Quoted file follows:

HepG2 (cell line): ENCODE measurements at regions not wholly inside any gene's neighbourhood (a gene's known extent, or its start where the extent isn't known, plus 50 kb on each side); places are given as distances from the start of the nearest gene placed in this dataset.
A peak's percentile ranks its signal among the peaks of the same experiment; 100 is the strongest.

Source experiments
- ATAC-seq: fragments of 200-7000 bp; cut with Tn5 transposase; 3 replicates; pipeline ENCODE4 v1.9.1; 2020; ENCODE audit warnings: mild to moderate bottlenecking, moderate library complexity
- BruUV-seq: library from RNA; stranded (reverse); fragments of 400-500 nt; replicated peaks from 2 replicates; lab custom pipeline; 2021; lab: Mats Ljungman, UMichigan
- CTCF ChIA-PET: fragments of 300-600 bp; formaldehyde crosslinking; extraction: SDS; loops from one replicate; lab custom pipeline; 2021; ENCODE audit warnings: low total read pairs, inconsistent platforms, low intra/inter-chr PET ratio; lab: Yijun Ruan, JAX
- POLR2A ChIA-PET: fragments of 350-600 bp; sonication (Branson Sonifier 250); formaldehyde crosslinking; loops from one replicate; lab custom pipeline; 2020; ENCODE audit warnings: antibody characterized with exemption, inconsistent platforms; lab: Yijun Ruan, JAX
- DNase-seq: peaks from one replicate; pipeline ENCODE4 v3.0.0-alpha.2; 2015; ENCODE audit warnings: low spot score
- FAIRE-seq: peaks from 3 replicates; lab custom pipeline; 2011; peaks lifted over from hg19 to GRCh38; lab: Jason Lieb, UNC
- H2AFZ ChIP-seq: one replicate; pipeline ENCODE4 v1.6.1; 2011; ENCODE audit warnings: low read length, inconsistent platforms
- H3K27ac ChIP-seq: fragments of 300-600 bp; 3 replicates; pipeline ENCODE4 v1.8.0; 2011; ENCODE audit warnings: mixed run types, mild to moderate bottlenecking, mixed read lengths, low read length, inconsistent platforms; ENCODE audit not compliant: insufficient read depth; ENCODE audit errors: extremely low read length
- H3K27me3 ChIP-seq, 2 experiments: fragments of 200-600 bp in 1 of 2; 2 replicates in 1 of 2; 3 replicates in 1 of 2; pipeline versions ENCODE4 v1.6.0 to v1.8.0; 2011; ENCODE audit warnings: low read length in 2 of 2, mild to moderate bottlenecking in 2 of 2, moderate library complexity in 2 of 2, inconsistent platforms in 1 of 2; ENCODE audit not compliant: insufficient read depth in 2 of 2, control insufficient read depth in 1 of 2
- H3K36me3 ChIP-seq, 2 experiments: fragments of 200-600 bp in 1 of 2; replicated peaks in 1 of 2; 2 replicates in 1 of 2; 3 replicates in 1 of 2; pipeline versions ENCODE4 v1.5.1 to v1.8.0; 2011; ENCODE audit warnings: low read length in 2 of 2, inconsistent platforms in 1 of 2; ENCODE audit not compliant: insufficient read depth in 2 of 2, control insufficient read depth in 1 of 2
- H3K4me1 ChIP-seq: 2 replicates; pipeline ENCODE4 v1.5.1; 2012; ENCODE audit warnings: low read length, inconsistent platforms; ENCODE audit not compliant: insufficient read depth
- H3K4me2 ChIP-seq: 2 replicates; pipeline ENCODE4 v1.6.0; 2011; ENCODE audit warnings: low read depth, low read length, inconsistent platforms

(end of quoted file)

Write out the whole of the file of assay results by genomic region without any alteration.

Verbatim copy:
HepG2 (cell line): ENCODE measurements at regions not wholly inside any gene's neighbourhood (a gene's known extent, or its start where the extent isn't known, plus 50 kb on each side); places are given as distances from the start of the nearest gene placed in this dataset.
A peak's percentile ranks its signal among the peaks of the same experiment; 100 is the strongest.

Source experiments
- ATAC-seq: fragments of 200-7000 bp; cut with Tn5 transposase; 3 replicates; pipeline ENCODE4 v1.9.1; 2020; ENCODE audit warnings: mild to moderate bottlenecking, moderate library complexity
- BruUV-seq: library from RNA; stranded (reverse); fragments of 400-500 nt; replicated peaks from 2 replicates; lab custom pipeline; 2021; lab: Mats Ljungman, UMichigan
- CTCF ChIA-PET: fragments of 300-600 bp; formaldehyde crosslinking; extraction: SDS; loops from one replicate; lab custom pipeline; 2021; ENCODE audit warnings: low total read pairs, inconsistent platforms, low intra/inter-chr PET ratio; lab: Yijun Ruan, JAX
- POLR2A ChIA-PET: fragments of 350-600 bp; sonication (Branson Sonifier 250); formaldehyde crosslinking; loops from one replicate; lab custom pipeline; 2020; ENCODE audit warnings: antibody characterized with exemption, inconsistent platforms; lab: Yijun Ruan, JAX
- DNase-seq: peaks from one replicate; pipeline ENCODE4 v3.0.0-alpha.2; 2015; ENCODE audit warnings: low spot score
- FAIRE-seq: peaks from 3 replicates; lab custom pipeline; 2011; peaks lifted over from hg19 to GRCh38; lab: Jason Lieb, UNC
- H2AFZ ChIP-seq: one replicate; pipeline ENCODE4 v1.6.1; 2011; ENCODE audit warnings: low read length, inconsistent platforms
- H3K27ac ChIP-seq: fragments of 300-600 bp; 3 replicates; pipeline ENCODE4 v1.8.0; 2011; ENCODE audit warnings: mixed run types, mild to moderate bottlenecking, mixed read lengths, low read length, inconsistent platforms; ENCODE audit not compliant: insufficient read depth; ENCODE audit errors: extremely low read length
- H3K27me3 ChIP-seq, 2 experiments: fragments of 200-600 bp in 1 of 2; 2 replicates in 1 of 2; 3 replicates in 1 of 2; pipeline versions ENCODE4 v1.6.0 to v1.8.0; 2011; ENCODE audit warnings: low read length in 2 of 2, mild to moderate bottlenecking in 2 of 2, moderate library complexity in 2 of 2, inconsistent platforms in 1 of 2; ENCODE audit not compliant: insufficient read depth in 2 of 2, control insufficient read depth in 1 of 2
- H3K36me3 ChIP-seq, 2 experiments: fragments of 200-600 bp in 1 of 2; replicated peaks in 1 of 2; 2 replicates in 1 of 2; 3 replicates in 1 of 2; pipeline versions ENCODE4 v1.5.1 to v1.8.0; 2011; ENCODE audit warnings: low read length in 2 of 2, inconsistent platforms in 1 of 2; ENCODE audit not compliant: insufficient read depth in 2 of 2, control insufficient read depth in 1 of 2
- H3K4me1 ChIP-seq: 2 replicates; pipeline ENCODE4 v1.5.1; 2012; ENCODE audit warnings: low read length, inconsistent platforms; ENCODE audit not compliant: insufficient read depth
- H3K4me2 ChIP-seq: 2 replicates; pipeline ENCODE4 v1.6.0; 2011; ENCODE audit warnings: low read depth, low read length, inconsistent platforms